Collection comprehension

F# (and Ruby, I am told) has a nice little syntactic feature called “comprehension” which allows developers to create lists of numbers or characters by specifying a range to be “expanded”, like this:

let numbers = [0 .. 9]
let alpha = ['A' .. 'Z']
let everyOtherNumber = [0 .. 2 .. 16]

printfn "%A" numbers // [0; 1; 2; 3; 4; 5; 6; 7; 8; 9]
printfn "%A" alpha // ['A'; 'B'; 'C'; ... 'X'; 'Y'; 'Z']
printfn "%A" everyOtherNumber // [0; 2; 4; 6; 8; 10; 12; 14; 16]

Today I’ve been working on an e-commerce project where I need to build a list of months, so I started looking for a comprehension equivalent in C# and found this less elegant but adequate (for my purposes) method on Enumerable that does something similar:

IEnumerable<Int32> months = Enumerable.Range(1, 12);

There are a few problems with Range, however:

  1. the signature is (int start, int count) instead of (int start, int end)
  2. Range only accepts and returns integers
  3. Range does not provide a means to “step” values

If anyone knows a better comprehension alternative in C#, please let me know!

3 thoughts on “Collection comprehension

  1. So good to see you enjoying the nice techniques from functional programming. I cannot speak to C#, but in Java I usually imitate what I normally get in things like Haskell and Scheme by creating my own enumeration objects.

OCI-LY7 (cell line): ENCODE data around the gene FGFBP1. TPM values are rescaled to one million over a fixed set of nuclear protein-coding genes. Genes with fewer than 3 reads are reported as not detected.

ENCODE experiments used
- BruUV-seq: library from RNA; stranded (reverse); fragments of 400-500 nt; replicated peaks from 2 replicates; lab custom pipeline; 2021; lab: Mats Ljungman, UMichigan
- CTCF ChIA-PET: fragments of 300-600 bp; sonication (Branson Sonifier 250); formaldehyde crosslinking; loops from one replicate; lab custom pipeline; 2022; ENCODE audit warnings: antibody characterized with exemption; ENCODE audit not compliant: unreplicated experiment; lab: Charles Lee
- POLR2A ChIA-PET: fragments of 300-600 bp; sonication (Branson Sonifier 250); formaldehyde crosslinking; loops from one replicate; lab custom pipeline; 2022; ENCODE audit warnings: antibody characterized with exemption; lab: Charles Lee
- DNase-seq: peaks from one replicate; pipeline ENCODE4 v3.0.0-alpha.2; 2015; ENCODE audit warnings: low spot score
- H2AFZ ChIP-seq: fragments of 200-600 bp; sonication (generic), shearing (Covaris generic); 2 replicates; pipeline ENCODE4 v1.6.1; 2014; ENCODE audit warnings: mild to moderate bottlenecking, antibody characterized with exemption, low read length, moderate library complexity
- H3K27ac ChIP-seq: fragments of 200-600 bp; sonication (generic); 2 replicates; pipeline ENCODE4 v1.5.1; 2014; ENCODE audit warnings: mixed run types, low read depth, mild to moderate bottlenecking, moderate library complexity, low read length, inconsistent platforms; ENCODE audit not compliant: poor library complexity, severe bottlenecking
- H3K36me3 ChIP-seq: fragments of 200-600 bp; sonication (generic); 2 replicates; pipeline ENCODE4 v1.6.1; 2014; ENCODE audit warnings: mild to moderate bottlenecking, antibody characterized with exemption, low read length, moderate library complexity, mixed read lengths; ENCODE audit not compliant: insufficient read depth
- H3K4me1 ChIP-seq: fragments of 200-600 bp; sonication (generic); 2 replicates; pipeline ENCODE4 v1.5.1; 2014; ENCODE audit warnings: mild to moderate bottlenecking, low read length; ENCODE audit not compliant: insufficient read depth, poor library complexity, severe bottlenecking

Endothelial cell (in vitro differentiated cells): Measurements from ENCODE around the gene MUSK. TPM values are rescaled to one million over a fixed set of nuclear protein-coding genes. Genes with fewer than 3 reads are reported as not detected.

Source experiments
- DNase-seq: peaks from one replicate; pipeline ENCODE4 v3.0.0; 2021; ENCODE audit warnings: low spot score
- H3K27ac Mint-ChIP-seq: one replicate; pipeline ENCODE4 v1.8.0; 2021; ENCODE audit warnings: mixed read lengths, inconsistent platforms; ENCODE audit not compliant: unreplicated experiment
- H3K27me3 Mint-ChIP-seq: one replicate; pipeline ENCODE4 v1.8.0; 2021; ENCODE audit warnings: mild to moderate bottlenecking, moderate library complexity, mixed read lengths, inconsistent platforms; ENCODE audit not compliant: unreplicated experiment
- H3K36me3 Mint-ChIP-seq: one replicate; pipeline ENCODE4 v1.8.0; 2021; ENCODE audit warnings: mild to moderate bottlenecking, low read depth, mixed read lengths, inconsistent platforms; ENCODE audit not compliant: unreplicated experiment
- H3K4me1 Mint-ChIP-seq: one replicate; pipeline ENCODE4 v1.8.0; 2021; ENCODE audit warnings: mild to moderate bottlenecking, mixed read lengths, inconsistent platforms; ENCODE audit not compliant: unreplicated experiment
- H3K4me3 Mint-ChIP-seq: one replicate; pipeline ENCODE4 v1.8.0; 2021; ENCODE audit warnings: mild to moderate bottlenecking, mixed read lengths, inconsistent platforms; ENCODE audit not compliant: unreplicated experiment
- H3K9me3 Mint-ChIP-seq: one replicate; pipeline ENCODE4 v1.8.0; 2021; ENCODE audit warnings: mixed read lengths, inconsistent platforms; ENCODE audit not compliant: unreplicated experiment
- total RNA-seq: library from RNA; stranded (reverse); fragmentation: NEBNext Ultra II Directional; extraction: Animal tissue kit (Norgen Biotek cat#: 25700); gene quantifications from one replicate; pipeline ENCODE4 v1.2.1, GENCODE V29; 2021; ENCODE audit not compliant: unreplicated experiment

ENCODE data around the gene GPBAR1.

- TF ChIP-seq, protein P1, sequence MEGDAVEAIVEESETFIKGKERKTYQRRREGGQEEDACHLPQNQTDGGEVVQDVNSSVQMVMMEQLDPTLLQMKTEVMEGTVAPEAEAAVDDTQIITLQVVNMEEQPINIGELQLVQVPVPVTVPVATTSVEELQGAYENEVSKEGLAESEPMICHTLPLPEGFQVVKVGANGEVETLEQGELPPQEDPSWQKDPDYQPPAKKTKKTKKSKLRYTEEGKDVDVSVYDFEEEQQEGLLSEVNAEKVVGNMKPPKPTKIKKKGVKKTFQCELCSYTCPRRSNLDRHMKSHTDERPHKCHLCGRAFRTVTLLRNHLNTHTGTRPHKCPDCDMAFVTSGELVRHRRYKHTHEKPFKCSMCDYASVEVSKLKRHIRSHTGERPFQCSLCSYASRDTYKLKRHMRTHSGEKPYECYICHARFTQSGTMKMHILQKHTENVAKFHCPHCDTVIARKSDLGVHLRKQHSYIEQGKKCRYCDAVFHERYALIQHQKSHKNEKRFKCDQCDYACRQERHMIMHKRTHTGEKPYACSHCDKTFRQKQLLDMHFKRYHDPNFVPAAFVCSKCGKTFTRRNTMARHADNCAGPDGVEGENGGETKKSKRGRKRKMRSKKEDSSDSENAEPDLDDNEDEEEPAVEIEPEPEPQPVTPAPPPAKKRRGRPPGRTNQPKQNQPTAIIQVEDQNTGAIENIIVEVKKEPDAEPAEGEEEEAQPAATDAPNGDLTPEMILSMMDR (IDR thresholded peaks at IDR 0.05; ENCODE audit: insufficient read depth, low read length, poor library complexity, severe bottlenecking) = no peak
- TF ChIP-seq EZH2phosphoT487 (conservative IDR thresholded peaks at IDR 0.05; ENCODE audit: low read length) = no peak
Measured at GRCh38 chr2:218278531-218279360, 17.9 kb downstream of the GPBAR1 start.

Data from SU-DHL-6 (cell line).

One way to look at comprehensions is a syntactic layer on top of loops. Since enumerable objects are the looping equivalent in OOP languages, I generally give up on the syntactic convenience and focus on getting the same concept. It is not the best, but without Syntactic Abstraction you usually cannot get much better.

    However, if you want to see the theory and practical variations of how things like this work, I recommend the following in order:

  2. Awesome, thanks for the links Aaron, I will have to check those out. What I probably should do is crack open Reflector and take a look at the C# equivalent of F# comprehension… and maybe do an IL comparison as well, just for kicks.

  3. lmf232s says:

    Im not saying its clean but you do get the same results.

    var months = Enumerable.Range(1, 12);
    char[] alpha1 = Enumerable.Range(‘a’, ‘z’ – ‘a’ + 1).Select(i => (Char)i).ToArray();
    char[] alpha1 = Enumerable.Range(‘k’, ‘z’ – ‘a’ + 1).Select(i => (Char)i).ToArray();
    var everyOtherNumber = Enumerable.Range(0, 16 + 2).Where(f => f % 2 == 0);

    months // [1, 2, 3, 4, 5, 6, 7, 8, 9, 10, 11, 12]
    alpha1 // [a, b, c, ………… x, y, z]
    alpha2 // [k, l, m, ………… x, y, z]
    everyOtherNumber // [0, 2, 4, 6, 8, 10, 12, 14, 16]

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